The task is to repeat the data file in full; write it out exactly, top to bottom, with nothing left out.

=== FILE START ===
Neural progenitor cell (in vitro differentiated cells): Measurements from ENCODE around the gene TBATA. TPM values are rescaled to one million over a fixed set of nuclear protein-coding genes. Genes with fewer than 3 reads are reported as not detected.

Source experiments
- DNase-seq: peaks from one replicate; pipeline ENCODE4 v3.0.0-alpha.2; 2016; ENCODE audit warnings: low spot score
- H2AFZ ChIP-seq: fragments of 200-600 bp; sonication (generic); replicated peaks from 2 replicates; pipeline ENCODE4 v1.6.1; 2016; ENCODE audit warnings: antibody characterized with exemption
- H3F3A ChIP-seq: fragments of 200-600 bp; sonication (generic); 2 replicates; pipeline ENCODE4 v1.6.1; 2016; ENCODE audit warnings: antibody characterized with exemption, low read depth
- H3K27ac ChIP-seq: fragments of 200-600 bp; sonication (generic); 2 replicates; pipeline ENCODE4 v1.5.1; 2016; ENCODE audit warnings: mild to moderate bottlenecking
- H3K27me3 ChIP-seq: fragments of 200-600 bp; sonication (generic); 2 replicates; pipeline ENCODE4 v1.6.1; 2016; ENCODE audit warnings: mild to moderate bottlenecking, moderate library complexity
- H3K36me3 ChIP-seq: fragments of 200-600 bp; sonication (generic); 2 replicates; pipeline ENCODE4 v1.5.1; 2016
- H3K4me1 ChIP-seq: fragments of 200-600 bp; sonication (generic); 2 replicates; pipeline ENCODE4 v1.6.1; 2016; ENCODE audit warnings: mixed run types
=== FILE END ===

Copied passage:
Neural progenitor cell (in vitro differentiated cells): Measurements from ENCODE around the gene TBATA. TPM values are rescaled to one million over a fixed set of nuclear protein-coding genes. Genes with fewer than 3 reads are reported as not detected.

Source experiments
- DNase-seq: peaks from one replicate; pipeline ENCODE4 v3.0.0-alpha.2; 2016; ENCODE audit warnings: low spot score
- H2AFZ ChIP-seq: fragments of 200-600 bp; sonication (generic); replicated peaks from 2 replicates; pipeline ENCODE4 v1.6.1; 2016; ENCODE audit warnings: antibody characterized with exemption
- H3F3A ChIP-seq: fragments of 200-600 bp; sonication (generic); 2 replicates; pipeline ENCODE4 v1.6.1; 2016; ENCODE audit warnings: antibody characterized with exemption, low read depth
- H3K27ac ChIP-seq: fragments of 200-600 bp; sonication (generic); 2 replicates; pipeline ENCODE4 v1.5.1; 2016; ENCODE audit warnings: mild to moderate bottlenecking
- H3K27me3 ChIP-seq: fragments of 200-600 bp; sonication (generic); 2 replicates; pipeline ENCODE4 v1.6.1; 2016; ENCODE audit warnings: mild to moderate bottlenecking, moderate library complexity
- H3K36me3 ChIP-seq: fragments of 200-600 bp; sonication (generic); 2 replicates; pipeline ENCODE4 v1.5.1; 2016
- H3K4me1 ChIP-seq: fragments of 200-600 bp; sonication (generic); 2 replicates; pipeline ENCODE4 v1.6.1; 2016; ENCODE audit warnings: mixed run types